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Julie Frayn is the author of Suicide City, a Love Story (currently a semi-finalist in the Kindle Book Review 2013 Book Awards), and It Isn't Cheating if He's Dead. She also writes short stories (placing third in the Writer's Digest Write it Your Way contest with Samburger and Flies). Julie blogs at You can find her on twitter @JulieFrayn and facebook at

Canada Online News | Gonzo Online! Columinist

Wine. Soft music. I bet you know what I’m in the mood for.


I mean, who isn’t? It’s such a sexy thing, good grammar. Even sexier when you break the ‘rules’ and rebel. That’s right, baby – end my sentence with a preposition. Come on, split my infinitive. Oh, yes….

Mood is a state of mind. It is the way you are feeling, an expression of emotional state. Grammatical mood is the quality of a verb that tells us the writer’s attitude. See, I knew us writer’s had ‘tude.

Bagels and doughnuts….round food for every mood. ~ Chandler Bing

There are three core grammatical moods.

Indicative mood makes factual statements, asserts, denies or questions.

  • Grammar is sexy.
  • I can’t live without writing.
  • Who are you and what are you doing in my pajamas?

Imperative mood commands, prohibits, requests.

  • Don’t touch my wine.
  • Get over here now!
  • Please pass the whipped cream.

Subjunctive mood doubts, suggests, and wishes.

  • Wish you were here.
  • If I were you, I’d get out of my pajamas.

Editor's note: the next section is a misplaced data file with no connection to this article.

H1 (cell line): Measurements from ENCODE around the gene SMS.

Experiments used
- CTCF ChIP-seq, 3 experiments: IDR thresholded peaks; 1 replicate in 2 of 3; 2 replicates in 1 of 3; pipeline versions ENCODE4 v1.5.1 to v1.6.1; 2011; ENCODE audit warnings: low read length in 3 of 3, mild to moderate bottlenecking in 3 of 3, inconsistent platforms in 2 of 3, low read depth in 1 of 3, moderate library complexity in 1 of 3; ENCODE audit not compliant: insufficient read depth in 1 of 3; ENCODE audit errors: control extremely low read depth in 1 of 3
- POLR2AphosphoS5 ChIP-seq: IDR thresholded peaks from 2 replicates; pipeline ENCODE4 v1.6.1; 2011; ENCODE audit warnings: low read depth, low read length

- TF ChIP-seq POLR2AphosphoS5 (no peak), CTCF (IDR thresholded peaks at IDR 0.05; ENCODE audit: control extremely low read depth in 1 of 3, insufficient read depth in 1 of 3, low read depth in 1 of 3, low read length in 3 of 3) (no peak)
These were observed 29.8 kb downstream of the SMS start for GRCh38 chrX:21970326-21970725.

• May you live long and prosper.

There is a fourth mood that deserves a little attention – Infinitive. An infinitive is usually the basic form of a verb with “to” in front of it: to go, to walk, to sing. Or – if you’re in the mood - to boldly go, to quickly walk, to loudly sing. Oh yeah, I split those infinitives and overused ‘ly adverbs. I guess I’m in a defiant mood. A rebel without a clause.

Infinitive mood expresses action or a state without referring to a subject. Verbs in the infinitive mood are not being used as verbs, but as other parts of speech:

  • To err is human; to forgive, ridiculous. (to err and to forgive used as nouns).
  • She is a woman to be admired. (to be admired used as an adjective to describe woman).
  • The mailman came to see me. (to see me used as an adverb to tell why he came).

Many other moods are “grammarized” – hortative, dubitative, optative, hypothetical, conditional, and potential to name only a few.

It is clear that, like me, grammar has many moods. In life, moods can be fleeting. But in writing – that mood is set in stone. Or at least on paper. So make it a good one! Or a bad one. Or sexy. Or whatever fits in your writing pajamas.

On a bad day, I have mood swings – but on a good day, I have the whole mood playground. ~ Charles Rosenblum

Our valuable member has been with us since Sunday, 24 July 2016.

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